WEAPONS OF CHOICE
Illinois arguing over concealed carry permits
Sheriff's say joining 48 other states in allowing would cut crime
Posted: March 02, 2009
1:36 pm Eastern
© 2009 WorldNetDaily
Arguments are reaching a fever pitch in Illinois – and are being ratcheted up in other states – over gun rights, following last year's U.S. Supreme Court opinion in the Heller case that the Constitution does acknowledge an individual's right to be armed.
Illinois is one of two states where carrying concealed weapons is banned outright, with Wisconsin being the other. But the Land of Lincoln soon could be joining 48 other states where the procedure is regulated but allowed.
"I think it will reduce crime," St. Clair County Sheriff Mearl Justus, told the St. Louis Post-Dispatch. He said he used to oppose concealed carry permits, but now supports the idea.
"Forty-eight states can't be wrong," he told the newspaper.
In the state's legislature, Second Amendment supporters are cheered by a new impetus to recognize self-protection ideals and the new governor, Pat Quinn, replacing impeached Gov. Rod Blagojevich, is viewed as being more open to the idea.
"It's heating up. We think we're close," Todd Vandermyde, a National Rifle Association lobbyist, told the newspaper.
Gun opponents have raised worries about the violence they envision.
"Arming this state is going to make more and more people feel that they need to protect themselves, and it could escalate all the handguns that are out there," state Rep. Harry Osterman, D-Chicago, told the Post-Dispatch.
Tom Mannard, of the Illinois Council Against Handgun Violence, told the paper that he would expect problems with increased violence even though that hasn't been the experience in other states where concealed carry is allowed.
"We haven't seen mayhem in the street — that doesn't mean the potential isn't there," he said.
He said the Heller case, which overturned the District of Columbia's outright ban on handgun ownership, isn't applicable to carry permit issues.
Gun rights advocates, however, said the high court ruling clearly rejects the notion that such widespread bans are legitimate.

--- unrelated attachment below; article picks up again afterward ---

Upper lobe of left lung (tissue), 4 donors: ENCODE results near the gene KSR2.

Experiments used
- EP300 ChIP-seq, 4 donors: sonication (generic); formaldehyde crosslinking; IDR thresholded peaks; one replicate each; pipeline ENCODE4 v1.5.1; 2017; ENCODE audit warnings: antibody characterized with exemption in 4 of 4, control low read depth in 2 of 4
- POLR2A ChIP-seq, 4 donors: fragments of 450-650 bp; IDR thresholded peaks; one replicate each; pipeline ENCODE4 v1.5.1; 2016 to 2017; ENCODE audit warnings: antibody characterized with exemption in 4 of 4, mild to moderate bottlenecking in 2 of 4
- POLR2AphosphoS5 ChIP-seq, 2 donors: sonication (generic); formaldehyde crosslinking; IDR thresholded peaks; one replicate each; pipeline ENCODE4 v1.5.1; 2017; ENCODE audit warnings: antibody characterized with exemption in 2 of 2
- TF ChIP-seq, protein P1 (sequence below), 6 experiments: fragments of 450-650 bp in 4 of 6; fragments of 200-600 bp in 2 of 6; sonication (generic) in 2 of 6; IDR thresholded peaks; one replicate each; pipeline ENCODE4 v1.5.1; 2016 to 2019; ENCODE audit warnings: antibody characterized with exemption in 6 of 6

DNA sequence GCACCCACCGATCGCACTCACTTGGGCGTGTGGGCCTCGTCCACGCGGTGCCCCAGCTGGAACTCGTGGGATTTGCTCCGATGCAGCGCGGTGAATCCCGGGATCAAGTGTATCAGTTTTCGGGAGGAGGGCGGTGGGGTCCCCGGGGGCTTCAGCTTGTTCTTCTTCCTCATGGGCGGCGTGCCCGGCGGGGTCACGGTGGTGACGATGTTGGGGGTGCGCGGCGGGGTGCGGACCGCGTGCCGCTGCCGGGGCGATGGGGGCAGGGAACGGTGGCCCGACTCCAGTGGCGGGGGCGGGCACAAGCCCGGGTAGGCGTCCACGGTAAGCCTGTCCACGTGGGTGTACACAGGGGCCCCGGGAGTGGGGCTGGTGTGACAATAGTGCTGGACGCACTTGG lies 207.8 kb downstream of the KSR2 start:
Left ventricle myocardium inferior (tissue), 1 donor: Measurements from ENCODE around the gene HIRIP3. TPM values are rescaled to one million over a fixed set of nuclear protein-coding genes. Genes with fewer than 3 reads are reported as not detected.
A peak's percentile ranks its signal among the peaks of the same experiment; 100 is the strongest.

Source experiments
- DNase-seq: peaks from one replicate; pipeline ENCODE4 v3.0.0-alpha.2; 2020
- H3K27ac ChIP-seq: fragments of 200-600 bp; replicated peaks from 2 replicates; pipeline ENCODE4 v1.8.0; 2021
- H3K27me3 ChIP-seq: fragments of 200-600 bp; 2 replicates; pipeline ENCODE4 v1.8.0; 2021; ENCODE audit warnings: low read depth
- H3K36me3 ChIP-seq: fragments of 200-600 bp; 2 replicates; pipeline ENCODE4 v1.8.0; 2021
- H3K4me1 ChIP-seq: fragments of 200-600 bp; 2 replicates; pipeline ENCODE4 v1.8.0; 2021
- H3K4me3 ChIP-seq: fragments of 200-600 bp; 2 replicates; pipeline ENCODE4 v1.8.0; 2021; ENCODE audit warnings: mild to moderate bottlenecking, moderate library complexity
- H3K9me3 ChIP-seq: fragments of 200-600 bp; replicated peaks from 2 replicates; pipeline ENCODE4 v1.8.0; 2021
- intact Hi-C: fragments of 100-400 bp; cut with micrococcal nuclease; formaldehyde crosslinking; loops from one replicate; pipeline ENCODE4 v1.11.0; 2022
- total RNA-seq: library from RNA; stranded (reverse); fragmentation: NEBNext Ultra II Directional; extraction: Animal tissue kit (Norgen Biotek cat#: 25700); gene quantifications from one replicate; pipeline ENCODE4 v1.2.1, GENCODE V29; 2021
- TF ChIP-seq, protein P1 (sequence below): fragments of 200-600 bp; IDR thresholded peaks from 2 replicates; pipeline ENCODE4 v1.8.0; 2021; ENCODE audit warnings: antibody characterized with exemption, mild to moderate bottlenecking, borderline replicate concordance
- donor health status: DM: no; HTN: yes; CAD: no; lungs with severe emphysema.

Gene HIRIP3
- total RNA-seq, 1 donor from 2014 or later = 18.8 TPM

Several concealed-carry measures are moving through the Illinois statehouse in Springfield now, and one of them already is in the pipeline for a House vote. The Family and Personal Protection Act would let those who pass training and background requirements carry concealed weapons.
On the newspaper's forum page, one anonymous poster simply asked for an even playing field.
"The criminal scum bags do not need a CCW. Let us even up the deal and give law abiding citizens the right to carry their legally obtained firearms. Hope it passes to give the law abiding citizen a fair chance against gun yielding thugs," said one.
But another suggested such Constitutional rights should be put up for a vote.
"Look what happened in Missouri. The popular vote said 'no' to conceal-carry – twice, if I'm not mistaken. But our morally-challenged state legislators just went ahead and passed a bill to allow it anyway. That's not democracy – it's plutocracy run by the NRA."
"The automobile kills more people in a year than guns do in a decade. But I have yet to see people in an uproar trying to ban automobiles," wrote another. "A responsible driver, and a responsible gun owner have a lot in common. The last thing they ever want to do is hurt or kill someone else, and they do the best they can to prevent it from happening."
But Illinois is not the only location where the issue is heating up. Two pieces of legislation are heading to Virginia Gov. Tim Kaine – one would keep secret a list of concealed carry permit holders there while another would expand the locations permit holders could carry weapons.
In Hampshire, Exeter resident Dan Garand is going to the state Supreme Court in his demand for a concealed carry permit, a permit that was denied him by his local police chief, Richard Kane, who claimed Garand had been "under investigation" for a crime.
Garand's attorney, Penny Dean, said such claims were "exaggerated and outrageous," and said, "If you can lawfully own a gun, you should be issued a license to carry."
In Wyoming, lawmakers are trying to create a door for those individuals convicted of misdemeanor domestic violence to regain their gun ownership rights, which were removed by Congress in 1996.
There lawmakers have approved a plan to let residents convicted of domestic violence apply to the court to expunge their record and regain their gun rights, once several conditions are met, such as a five-year waiting period.
In the District of Columbia, residents would have greater access to firearms under a plan approved in the U.S. Senate just eight months after the 5-4 Heller decision that struck down the district's 32-year-old handgun ban.
Sen. John Ensign, R-Nev., reported the District of Columbia since then "has attempted to subvert what the Supreme Court did by putting very burdensome types of laws to make it more and more difficult for district residents to own a gun to be able to protect themselves in their own homes."
And on the national level, Attorney General Eric Holder has promised to seek to ban on semi-automatic rifles.
WND reported Holder noted, "there are just a few gun-related changes that we would like to make."
Holder had endorsed the District of Columbia's complete ban on functional guns in residents' homes before it was overturned by the Supreme Court. The court decided in the D.C. vs. Heller case that the Second Amendment provides an individual right to own firearms, not just the right for states to form armed militias.